Call it big-band music for people who think Duke Ellington married the Duchess of York and Count Basie was the brother-in-law of Dracula.
Or call it David Perrico and the Pop Evolution.
Far from echoing your grandfather’s, father’s or even your older cousin’s big-band music, Perrico and his 18-piece outfit stylishly contemporize the genre so it’s accessible to “the kids” while never sacrificing musical integrity—i.e., the codgers will dig it.
Peripatetic trumpeter-about-town—his band performs regularly locally—the cap-wearing Perrico produces a warm sound with crisp articulation that skips nimbly atop the grooves laid down by a hard-charging ensemble peppered with Strip musicians (and fellow big-band maestro Lon Bronson). Fronted by formidable singer/songwriter Naomi Mauro—whose power pipes and sexy stage presence are a potent combo—this band swings, rocks and rips through a 90-minute set of originals and covers. An animated bandleader, Perrico adds visual zing to the aural pleasures, using body English—a jabbing finger here, a sudden arm swoop there—to underscore a cymbal splash or blast of brass.
Big band taking up Britney Spears’ “Circus”? Hey, why not, as long as rollicking original “Go With It” is in the mix. Ditto Mauro’s “Heavenly,” sharing the program with the Stones’ “Miss You,” lending gravitas to the latter classic by Mick & Co. while still honoring the tune’s signature rock-bounce. On original “G3,” Perrico reaches for sky-scraping riffs reminiscent of late, leather-lunged Maynard Ferguson.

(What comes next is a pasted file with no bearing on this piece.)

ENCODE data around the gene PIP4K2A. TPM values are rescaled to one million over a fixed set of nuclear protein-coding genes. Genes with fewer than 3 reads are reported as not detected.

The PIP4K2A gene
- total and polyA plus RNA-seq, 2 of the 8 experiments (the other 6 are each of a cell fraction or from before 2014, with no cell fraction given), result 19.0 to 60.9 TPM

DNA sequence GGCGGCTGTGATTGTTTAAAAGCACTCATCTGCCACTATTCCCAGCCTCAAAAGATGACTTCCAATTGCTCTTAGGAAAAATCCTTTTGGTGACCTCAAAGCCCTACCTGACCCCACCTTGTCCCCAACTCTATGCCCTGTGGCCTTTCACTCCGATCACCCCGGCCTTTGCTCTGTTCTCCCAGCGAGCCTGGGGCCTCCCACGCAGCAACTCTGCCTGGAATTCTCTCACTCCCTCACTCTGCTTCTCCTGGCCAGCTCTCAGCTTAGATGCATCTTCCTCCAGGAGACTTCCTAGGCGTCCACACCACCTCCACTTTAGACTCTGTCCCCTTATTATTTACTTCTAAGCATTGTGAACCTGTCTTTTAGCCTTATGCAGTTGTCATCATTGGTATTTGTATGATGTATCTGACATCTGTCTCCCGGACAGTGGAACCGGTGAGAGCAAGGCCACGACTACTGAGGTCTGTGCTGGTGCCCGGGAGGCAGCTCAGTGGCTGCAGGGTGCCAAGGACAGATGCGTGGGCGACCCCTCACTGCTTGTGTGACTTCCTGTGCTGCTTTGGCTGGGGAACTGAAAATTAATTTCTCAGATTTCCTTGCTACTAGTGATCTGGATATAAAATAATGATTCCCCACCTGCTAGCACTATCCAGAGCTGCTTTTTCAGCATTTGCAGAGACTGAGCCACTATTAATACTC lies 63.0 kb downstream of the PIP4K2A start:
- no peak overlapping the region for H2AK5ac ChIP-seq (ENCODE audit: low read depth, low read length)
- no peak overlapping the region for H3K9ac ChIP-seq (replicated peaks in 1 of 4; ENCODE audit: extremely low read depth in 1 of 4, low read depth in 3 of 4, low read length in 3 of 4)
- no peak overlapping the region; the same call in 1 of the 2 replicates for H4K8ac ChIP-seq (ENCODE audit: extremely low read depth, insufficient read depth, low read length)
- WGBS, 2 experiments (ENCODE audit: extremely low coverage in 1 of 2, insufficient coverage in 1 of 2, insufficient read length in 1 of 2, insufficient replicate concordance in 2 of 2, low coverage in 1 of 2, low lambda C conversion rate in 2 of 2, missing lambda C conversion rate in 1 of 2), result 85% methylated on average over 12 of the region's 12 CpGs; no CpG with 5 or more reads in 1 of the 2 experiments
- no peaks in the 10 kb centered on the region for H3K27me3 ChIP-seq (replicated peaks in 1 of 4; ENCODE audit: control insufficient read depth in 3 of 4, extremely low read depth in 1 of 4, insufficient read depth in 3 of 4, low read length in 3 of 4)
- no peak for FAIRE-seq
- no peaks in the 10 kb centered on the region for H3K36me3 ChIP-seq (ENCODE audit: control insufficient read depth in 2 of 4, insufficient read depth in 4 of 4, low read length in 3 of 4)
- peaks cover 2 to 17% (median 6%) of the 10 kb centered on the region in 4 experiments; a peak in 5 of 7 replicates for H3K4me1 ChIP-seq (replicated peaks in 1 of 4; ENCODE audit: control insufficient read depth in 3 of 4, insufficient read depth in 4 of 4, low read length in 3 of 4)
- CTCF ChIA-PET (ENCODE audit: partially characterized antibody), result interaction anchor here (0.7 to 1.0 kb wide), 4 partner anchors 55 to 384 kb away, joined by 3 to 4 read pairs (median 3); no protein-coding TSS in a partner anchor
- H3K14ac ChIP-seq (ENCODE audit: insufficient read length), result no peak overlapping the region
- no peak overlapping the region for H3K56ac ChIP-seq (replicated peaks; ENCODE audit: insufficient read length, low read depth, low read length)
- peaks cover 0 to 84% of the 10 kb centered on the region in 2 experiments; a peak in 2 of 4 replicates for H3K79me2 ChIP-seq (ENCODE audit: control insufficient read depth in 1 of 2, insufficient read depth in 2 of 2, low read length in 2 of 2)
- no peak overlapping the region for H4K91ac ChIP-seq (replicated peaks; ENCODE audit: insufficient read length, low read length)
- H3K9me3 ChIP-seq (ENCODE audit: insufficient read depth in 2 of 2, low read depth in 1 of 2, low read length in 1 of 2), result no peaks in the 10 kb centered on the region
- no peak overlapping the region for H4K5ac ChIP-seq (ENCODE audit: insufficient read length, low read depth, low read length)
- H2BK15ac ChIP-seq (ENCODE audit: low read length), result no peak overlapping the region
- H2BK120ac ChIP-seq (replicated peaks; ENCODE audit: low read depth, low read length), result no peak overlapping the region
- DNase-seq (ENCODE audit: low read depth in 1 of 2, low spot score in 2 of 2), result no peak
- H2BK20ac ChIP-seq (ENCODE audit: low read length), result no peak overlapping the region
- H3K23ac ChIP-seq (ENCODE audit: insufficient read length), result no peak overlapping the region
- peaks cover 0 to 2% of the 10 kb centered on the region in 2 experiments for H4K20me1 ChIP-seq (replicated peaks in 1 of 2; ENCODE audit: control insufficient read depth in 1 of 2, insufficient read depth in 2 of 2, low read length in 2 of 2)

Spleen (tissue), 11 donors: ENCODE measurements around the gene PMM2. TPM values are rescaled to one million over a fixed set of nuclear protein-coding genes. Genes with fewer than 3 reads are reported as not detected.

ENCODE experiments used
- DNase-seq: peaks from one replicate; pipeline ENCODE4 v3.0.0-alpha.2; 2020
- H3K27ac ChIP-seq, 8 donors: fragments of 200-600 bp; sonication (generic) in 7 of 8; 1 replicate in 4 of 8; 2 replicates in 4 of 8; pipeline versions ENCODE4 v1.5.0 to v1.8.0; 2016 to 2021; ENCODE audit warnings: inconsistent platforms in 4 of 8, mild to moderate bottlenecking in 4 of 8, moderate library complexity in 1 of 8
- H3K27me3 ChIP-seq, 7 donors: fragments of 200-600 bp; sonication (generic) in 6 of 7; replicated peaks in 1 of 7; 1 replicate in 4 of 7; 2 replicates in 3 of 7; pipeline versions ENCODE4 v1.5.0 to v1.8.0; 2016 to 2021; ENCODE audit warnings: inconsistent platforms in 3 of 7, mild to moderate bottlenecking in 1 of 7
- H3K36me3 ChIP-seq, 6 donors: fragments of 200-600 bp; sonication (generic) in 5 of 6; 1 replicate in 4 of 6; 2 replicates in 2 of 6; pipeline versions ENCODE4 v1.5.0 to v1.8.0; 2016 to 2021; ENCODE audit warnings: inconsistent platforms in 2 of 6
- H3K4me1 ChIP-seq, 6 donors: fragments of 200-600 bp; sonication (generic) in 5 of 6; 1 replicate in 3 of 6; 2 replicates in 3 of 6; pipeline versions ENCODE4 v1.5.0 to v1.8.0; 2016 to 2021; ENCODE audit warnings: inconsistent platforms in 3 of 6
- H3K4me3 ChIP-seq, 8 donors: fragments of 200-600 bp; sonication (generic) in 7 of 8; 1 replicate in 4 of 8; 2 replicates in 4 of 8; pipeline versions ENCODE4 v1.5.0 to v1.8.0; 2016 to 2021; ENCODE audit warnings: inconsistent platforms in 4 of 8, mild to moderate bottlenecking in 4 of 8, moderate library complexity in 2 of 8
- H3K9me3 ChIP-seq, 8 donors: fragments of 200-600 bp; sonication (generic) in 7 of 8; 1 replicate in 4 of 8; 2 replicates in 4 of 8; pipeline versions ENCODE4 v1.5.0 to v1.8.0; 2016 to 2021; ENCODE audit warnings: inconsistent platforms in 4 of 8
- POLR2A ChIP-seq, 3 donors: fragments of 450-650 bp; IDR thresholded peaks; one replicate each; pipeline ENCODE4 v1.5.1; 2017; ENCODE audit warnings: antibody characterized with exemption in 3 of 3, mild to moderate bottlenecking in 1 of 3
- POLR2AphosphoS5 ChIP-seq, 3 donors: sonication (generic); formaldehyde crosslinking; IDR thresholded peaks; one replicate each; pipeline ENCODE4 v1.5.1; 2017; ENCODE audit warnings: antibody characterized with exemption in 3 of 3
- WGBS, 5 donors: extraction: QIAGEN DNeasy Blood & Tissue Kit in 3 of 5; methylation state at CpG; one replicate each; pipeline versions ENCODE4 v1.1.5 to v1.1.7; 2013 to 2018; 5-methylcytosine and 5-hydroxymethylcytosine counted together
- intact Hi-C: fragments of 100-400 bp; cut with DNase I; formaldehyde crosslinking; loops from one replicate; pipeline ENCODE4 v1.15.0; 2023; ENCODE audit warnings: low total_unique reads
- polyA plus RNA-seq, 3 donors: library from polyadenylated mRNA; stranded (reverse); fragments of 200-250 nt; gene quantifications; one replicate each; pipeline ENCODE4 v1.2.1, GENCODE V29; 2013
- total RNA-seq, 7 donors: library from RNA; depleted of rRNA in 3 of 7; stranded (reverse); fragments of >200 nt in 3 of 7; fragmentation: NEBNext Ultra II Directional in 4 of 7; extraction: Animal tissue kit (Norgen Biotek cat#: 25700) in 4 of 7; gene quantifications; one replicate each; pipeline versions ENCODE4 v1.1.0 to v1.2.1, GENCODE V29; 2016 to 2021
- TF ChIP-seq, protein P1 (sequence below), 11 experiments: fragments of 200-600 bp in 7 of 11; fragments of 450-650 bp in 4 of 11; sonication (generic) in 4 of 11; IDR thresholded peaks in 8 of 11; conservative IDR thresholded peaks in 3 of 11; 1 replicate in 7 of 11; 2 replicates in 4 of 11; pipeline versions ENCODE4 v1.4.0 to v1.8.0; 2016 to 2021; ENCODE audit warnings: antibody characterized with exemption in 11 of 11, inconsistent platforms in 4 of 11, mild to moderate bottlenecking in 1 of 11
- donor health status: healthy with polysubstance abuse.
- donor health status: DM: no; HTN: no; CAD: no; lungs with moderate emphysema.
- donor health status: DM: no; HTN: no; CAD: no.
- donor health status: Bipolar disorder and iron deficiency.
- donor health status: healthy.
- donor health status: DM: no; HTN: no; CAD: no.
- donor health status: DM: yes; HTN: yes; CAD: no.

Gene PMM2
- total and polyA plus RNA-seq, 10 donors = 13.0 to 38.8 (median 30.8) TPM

Generous in allotting stretch-out solos to his sidemen, Perrico handed the spotlight over to nearly all of them. Particularly electrifying—if you’ll pardon the redundancy—was a turn by electric violinist Crystal Yuan on Chicago’s “25 or 6 to 4” (its title still cryptic, 42 years after the song was a hit), tearing into the tune with thrilling vibrancy.
Making a guest appearance at the mic, Zowie Bowie’s Chris Phillips—whose tan is exceeded only by that tanning-bed nutcase from New Jersey—belted out a variation of Lionel Richie’s “Hello” that was nearly unrecognizable in swing form, but did underscore Phillips’ exuberant exclamation: “This is the sound Vegas was raised on.”
Thankfully, in a town infamous for erasing nearly everything it was raised on, this remnant of our history—freshened and energized by musicians like these—can still explode, rather than implode. ★★★★☆